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Emperor Yang of the Sui Dynasty: His Life, Times, and Legacy - Victor Cunrui Xiong - Google книги
University of Michigan Press. At the height of its glory in the mid-eighth century, Chang'an was the most populous, cosmopolitan and civilized city in the world. This volume presents a comprehensive This work is a profound and relateable historic study of the massive Qing Dynasty mausoleums that became home to the imperial elite after death. Through tedious research, author Xu Guangyuan gives the This volume is a comprehensive study of the culture of the Six Dynasties.
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- Emperor Yang of the Sui Dynasty: His Life, Times, and Legacy – By Victor Cunrui Xiong!
Art, architecture, religion, society, government, among others, are all covered. Includes chronology of major events and an extensive bibliography. From the ninth century on, there was an indigenous Jewish community in the city of Kaifeng in northeastern More about The Chinese Soviets. White Star Publishers. Memorable feats are like milestones in history, but certain of them are intentionally forgotten. Such was the achievement of Admiral Zheng He, who was on the brink of conquering the world with But Yangdi decided to reduce him to commoner status instead, saying, "This emperor believes that 'brothers are rare.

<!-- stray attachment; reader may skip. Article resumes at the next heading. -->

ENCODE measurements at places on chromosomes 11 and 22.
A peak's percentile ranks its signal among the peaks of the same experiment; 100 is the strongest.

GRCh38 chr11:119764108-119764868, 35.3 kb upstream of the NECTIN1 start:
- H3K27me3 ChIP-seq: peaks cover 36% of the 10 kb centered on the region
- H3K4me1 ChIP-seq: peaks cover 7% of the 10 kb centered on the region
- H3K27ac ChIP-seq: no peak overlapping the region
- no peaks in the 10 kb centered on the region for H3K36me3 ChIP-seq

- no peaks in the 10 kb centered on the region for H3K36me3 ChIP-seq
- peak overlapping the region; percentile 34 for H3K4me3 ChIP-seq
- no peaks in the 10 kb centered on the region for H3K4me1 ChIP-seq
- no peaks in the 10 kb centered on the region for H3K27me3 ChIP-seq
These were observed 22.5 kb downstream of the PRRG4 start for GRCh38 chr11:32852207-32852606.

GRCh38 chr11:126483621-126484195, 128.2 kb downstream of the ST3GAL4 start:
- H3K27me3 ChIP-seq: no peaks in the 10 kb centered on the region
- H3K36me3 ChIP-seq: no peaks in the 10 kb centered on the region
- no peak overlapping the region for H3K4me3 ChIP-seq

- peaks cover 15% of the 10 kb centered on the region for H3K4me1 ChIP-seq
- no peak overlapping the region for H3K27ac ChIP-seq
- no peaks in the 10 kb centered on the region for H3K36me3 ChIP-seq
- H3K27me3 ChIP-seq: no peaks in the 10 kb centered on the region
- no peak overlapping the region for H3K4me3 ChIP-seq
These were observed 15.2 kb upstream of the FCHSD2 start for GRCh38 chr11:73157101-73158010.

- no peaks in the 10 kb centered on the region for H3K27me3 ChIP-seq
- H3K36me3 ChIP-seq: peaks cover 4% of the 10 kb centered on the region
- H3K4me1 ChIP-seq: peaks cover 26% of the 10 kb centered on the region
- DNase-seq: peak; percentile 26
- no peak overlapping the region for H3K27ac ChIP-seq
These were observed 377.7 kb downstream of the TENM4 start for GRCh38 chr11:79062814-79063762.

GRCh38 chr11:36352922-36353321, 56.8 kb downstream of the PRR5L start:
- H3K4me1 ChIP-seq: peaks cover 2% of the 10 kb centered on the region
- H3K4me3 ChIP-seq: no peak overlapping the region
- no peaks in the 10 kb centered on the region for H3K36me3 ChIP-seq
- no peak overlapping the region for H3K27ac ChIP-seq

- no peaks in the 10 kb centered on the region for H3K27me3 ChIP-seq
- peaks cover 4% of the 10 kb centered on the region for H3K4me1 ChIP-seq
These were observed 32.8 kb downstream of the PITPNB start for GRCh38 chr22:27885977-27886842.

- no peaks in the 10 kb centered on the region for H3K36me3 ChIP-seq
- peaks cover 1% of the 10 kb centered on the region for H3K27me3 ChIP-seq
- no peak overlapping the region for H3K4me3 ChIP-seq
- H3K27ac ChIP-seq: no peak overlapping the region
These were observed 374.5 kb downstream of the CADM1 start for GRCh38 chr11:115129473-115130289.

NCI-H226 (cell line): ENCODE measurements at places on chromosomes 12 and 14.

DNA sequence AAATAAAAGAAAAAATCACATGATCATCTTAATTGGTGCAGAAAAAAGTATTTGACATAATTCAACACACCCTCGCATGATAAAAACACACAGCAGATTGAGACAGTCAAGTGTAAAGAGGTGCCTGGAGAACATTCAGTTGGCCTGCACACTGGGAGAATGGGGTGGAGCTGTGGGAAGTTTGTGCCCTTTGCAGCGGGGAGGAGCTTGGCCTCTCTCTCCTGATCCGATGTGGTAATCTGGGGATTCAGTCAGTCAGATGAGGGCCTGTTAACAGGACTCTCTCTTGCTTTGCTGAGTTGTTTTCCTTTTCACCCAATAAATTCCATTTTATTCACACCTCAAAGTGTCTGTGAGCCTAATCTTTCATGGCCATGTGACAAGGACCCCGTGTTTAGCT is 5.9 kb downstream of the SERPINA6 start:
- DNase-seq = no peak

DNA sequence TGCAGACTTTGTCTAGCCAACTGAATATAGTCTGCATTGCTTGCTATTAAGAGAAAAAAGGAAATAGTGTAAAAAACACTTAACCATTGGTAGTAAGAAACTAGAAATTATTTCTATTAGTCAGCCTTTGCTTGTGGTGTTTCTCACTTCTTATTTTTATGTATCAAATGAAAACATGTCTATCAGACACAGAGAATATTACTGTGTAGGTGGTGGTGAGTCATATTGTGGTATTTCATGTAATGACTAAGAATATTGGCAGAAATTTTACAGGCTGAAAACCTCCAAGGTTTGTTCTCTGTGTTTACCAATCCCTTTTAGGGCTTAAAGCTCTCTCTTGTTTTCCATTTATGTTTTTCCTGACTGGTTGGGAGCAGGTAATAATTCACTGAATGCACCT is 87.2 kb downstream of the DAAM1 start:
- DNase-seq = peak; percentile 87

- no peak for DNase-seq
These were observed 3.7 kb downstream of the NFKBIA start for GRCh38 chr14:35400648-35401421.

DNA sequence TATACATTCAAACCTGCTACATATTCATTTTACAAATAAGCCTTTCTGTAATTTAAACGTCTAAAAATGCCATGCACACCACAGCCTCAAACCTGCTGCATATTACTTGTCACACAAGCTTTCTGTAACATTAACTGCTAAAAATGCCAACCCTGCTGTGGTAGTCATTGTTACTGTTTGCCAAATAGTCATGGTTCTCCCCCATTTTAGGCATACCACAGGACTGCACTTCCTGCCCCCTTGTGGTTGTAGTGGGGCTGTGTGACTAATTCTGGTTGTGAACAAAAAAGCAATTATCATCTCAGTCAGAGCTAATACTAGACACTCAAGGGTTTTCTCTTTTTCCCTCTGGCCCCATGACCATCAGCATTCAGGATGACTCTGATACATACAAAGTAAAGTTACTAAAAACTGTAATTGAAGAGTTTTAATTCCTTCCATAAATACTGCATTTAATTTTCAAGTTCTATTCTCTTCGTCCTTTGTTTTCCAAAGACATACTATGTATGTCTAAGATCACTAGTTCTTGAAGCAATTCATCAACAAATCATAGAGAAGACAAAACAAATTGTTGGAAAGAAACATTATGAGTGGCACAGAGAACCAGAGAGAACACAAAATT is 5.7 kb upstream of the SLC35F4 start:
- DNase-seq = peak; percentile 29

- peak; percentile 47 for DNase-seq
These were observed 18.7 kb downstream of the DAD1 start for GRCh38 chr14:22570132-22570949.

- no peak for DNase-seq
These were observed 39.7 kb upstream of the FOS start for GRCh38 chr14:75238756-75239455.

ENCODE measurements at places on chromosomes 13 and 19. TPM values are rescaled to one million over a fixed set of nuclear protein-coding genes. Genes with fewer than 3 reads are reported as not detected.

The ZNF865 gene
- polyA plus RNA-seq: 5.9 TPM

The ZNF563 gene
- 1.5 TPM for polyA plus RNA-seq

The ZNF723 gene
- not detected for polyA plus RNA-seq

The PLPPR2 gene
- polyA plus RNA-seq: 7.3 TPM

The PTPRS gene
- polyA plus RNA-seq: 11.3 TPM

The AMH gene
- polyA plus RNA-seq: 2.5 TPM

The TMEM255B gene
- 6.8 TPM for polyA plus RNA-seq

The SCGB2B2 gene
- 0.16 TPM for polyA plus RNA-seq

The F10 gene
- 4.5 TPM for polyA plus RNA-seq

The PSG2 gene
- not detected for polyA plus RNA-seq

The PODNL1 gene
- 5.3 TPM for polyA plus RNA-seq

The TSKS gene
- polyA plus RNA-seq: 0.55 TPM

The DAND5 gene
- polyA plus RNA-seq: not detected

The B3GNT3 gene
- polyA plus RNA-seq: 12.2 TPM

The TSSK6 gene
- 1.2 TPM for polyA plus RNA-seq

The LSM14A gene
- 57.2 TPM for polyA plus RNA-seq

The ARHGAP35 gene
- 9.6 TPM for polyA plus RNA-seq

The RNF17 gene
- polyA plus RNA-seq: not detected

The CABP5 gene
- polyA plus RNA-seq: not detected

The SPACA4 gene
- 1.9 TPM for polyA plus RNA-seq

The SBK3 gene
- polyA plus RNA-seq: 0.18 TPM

I would bend the law to spare his life. Yuwen Shu submitted a memorial that virtually requested their elimination. Subsequently, on Yangdi's orders, Yang Yan f1hfit the oldest son of Yang Yong's, was killed by poisoned wine, and his seven brothers were dispatched while on their way to banishment.
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Reportedly, they were all buried face down, out of fear their ghosts might haunt the living. He regarded Yang Liang as a little brother who had gone astray but did not deserve to die for his crime. It is true that Yang Liang had taken treasonous action against the court, but deprived of his military power, he was no longer a threat.
The case of Yang Yong was entirely different. As the erstwhile crown prince and the most viable alternative to Yangdi, Yang Yong had posed a serious challenge, real or imagined, to his accession. Even after his death, that challenge remained so long as his direct male descendants were alive. The Kai hejiOOriiJtiG Record of canal digging records some three million six hundred thousand men between the ages of fifteen and fifty or fourteen and forty-nine working on the canal project.
They were under the supervision of fifty thousand young warriors. For every five households, an additional underage, elderly, or female laborer was recruited to provide food services. The total number of people involved was estimated to be 5,, Multiplying it by 5. Different from this account, the Sui shu and the Tong dian record that more than one million adult males and females were mobilized in the construction of the Tongji Canal.